His business is conducted on "the walk," the local scalpers' universal term for whatever area serves as the common ground for sellers and buyers. Here in Bloomington, as elsewhere, the straights are ever suspicious. "You'll be selling for face [value] at game time," one straight mumbles to Harrison.
"Cheapskate," says Harrison.
As Keylon, the Tennessee hustler who works Volunteers football games on his home turf, says, "You get called a lot of things out here, a lot of cracks about your heritage and all that, but I just tell 'em, 'Hey buddy, I got the tickets and you don't.' " It behooves a straight to be cautious, to carry a seating chart, to work the scalpers and learn the market. At some venues (including New York City's Madison Square Garden) counterfeit tickets are common—good cause to ponder any potential purchase. For their part, outside arenas like the Garden, where scalping is illegal, hustlers must be even more acutely aware of the market and wise to the whims of the police.
On this February afternoon in Bloomington, Harrison arrived at the walk with 40 tickets in hand, purchased from various season-ticket holders. His then girlfriend, Stephanie Myers, helped him pick up 14 more—at face value, a huge score—when the box office had a late release of tickets. Harrison sold all but four of his 54, grossing nearly $1,000, and then bopped down into the well of the arena with three friends to watch the game and cheer for coach Bob Knight's red army from four of the best seats in the building.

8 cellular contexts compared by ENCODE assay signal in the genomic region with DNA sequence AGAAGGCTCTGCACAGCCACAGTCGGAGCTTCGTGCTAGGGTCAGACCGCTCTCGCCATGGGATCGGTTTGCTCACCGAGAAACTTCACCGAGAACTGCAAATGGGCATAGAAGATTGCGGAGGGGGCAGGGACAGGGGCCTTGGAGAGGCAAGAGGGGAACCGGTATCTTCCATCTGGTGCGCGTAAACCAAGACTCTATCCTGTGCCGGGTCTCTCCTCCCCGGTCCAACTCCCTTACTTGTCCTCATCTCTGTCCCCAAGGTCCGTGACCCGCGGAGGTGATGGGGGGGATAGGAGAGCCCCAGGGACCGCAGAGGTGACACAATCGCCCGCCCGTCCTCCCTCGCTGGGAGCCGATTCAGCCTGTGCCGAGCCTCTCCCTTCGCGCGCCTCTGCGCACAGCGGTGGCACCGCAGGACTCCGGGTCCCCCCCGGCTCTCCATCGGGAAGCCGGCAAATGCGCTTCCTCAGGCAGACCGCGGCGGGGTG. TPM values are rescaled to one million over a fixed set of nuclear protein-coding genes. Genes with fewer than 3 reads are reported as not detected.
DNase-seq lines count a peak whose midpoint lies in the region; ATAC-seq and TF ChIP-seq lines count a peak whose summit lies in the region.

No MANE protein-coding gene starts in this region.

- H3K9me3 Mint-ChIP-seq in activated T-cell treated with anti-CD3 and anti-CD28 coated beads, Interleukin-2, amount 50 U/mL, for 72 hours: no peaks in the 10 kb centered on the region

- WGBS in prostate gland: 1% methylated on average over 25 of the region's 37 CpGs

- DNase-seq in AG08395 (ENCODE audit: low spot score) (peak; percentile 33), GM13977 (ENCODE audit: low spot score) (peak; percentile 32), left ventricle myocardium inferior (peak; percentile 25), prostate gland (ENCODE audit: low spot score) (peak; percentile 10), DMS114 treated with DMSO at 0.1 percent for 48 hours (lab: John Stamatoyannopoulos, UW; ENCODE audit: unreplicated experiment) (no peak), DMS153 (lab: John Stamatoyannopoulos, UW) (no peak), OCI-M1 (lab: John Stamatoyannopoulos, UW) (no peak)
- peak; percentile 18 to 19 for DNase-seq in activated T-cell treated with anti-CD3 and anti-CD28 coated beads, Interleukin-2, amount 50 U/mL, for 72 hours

Indiana's 93-76 victory made it a good day all around for Harrison. But as he drove home to Indianapolis that night, the paradox of his profession nagged at him. He is a scalper, a good guy and a bad guy at once, providing a service that the public both craves and detests. "The business has a bad reputation for a good reason," Harrison said. "There are a lot of dishonest people in it. I'd like to think I'm separate from those people, but in truth, I'm not."
Rolling in the opposite direction, home to Mount Vernon, is the red Dodge whose passengers eventually bought two tickets at Harrison's drop-dead price of $80 apiece. Jeff Johnson and Chris Stratman sat 14 rows from the floor, right on the baseline, while their wives went to a nearby restaurant. "I had the time of my life," Johnson said later. "I'll probably go a couple of times a year now. It was more than worth it to pay $80." Here he contained his glee for a beat and considered the transaction that put him in the building. "Of course," he said, "I wish the profit was going to a better cause."